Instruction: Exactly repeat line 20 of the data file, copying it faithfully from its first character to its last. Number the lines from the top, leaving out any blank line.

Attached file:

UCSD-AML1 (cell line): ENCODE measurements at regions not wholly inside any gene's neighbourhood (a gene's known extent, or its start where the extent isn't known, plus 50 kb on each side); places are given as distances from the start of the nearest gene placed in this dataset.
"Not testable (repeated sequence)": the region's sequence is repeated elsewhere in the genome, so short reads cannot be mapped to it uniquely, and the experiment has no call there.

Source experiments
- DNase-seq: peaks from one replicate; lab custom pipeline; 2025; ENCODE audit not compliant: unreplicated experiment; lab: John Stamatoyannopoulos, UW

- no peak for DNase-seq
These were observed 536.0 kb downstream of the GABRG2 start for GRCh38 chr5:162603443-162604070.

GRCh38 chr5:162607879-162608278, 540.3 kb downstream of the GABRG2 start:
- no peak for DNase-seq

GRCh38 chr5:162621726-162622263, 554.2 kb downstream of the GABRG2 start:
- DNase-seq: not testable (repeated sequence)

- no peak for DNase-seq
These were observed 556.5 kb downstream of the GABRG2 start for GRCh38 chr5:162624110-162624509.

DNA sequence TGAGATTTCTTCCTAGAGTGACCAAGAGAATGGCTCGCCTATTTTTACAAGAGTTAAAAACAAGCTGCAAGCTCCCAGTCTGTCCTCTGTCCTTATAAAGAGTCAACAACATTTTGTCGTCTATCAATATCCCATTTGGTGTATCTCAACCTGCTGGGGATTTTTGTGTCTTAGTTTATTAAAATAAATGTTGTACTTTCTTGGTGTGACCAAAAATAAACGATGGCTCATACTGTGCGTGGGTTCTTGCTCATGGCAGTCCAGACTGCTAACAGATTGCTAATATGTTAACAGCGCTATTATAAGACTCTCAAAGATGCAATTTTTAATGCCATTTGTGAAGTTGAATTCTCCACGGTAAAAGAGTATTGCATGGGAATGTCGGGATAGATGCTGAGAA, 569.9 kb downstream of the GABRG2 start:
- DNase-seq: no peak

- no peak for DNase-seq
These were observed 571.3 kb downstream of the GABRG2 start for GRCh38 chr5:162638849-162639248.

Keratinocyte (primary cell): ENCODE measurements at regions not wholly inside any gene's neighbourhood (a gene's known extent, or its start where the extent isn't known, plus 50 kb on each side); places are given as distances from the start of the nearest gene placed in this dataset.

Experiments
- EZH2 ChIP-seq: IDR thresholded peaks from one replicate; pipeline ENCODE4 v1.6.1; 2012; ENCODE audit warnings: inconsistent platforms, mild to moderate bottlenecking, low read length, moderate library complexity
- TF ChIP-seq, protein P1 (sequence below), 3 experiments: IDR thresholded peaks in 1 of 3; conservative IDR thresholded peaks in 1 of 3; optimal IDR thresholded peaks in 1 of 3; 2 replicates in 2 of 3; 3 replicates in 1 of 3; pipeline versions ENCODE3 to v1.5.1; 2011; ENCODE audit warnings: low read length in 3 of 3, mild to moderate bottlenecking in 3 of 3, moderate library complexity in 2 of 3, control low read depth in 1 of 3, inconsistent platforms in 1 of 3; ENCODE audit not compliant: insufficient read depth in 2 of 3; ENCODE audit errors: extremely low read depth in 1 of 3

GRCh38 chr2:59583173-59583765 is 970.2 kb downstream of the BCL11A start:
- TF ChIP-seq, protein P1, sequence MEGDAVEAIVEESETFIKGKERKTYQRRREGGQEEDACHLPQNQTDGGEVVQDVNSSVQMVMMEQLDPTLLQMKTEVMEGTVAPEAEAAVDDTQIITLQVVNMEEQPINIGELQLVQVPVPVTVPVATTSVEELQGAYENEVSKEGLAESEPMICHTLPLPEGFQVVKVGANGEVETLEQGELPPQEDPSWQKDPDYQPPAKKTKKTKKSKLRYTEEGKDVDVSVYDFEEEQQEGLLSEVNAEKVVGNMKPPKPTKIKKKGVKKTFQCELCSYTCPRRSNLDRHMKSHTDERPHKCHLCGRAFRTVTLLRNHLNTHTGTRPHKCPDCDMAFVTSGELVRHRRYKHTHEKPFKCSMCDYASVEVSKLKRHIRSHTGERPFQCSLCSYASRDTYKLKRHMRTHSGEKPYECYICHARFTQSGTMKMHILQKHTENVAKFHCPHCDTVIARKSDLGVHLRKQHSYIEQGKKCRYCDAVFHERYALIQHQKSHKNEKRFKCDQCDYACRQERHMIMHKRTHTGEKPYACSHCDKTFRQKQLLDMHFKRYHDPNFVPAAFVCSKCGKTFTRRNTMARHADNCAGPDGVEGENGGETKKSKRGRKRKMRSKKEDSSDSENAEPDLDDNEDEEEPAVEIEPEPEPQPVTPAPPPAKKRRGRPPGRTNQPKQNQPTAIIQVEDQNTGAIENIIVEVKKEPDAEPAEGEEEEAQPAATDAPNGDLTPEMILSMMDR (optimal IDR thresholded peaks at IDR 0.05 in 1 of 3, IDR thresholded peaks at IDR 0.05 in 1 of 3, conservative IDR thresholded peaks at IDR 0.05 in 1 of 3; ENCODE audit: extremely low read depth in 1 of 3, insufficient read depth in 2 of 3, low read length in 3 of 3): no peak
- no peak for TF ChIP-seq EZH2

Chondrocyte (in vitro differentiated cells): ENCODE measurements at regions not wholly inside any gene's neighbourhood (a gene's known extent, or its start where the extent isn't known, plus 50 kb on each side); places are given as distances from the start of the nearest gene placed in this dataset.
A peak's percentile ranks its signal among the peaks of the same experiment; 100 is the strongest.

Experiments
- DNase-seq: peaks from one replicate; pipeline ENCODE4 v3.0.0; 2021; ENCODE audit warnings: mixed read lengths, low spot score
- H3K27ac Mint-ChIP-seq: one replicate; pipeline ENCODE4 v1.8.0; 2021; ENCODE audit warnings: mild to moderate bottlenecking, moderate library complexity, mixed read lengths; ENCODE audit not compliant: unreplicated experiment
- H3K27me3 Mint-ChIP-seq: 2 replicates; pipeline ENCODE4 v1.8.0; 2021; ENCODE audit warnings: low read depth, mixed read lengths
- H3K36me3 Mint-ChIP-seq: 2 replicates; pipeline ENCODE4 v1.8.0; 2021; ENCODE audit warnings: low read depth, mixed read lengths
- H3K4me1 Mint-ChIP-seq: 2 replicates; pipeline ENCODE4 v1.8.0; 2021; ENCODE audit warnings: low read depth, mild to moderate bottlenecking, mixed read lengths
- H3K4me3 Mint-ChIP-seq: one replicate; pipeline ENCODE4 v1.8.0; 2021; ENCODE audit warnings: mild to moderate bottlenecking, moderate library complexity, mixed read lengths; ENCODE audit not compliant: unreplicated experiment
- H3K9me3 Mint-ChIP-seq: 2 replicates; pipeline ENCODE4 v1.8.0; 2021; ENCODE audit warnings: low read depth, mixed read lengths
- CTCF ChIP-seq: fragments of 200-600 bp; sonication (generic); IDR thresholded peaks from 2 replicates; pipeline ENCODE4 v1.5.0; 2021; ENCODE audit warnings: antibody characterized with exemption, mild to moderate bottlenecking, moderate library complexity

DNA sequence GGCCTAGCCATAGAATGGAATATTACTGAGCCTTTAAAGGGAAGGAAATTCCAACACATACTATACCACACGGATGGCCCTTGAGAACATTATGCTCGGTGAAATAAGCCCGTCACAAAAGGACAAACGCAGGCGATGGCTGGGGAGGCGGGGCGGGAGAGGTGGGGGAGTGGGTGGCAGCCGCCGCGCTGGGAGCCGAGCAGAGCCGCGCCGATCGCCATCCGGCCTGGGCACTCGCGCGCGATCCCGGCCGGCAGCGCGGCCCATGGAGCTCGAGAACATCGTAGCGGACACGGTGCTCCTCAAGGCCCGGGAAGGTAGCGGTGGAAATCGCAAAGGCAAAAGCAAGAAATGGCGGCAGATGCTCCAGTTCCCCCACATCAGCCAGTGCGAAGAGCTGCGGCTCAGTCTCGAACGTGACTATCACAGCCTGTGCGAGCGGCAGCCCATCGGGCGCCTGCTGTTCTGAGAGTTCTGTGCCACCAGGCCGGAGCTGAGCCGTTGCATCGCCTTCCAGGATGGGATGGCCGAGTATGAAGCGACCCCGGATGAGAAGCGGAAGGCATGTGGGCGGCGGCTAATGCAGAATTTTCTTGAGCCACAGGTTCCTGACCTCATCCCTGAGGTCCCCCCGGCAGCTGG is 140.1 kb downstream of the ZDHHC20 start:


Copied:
- TF ChIP-seq, protein P1 (sequence below), 3 experiments: IDR thresholded peaks in 1 of 3; conservative IDR thresholded peaks in 1 of 3; optimal IDR thresholded peaks in 1 of 3; 2 replicates in 2 of 3; 3 replicates in 1 of 3; pipeline versions ENCODE3 to v1.5.1; 2011; ENCODE audit warnings: low read length in 3 of 3, mild to moderate bottlenecking in 3 of 3, moderate library complexity in 2 of 3, control low read depth in 1 of 3, inconsistent platforms in 1 of 3; ENCODE audit not compliant: insufficient read depth in 2 of 3; ENCODE audit errors: extremely low read depth in 1 of 3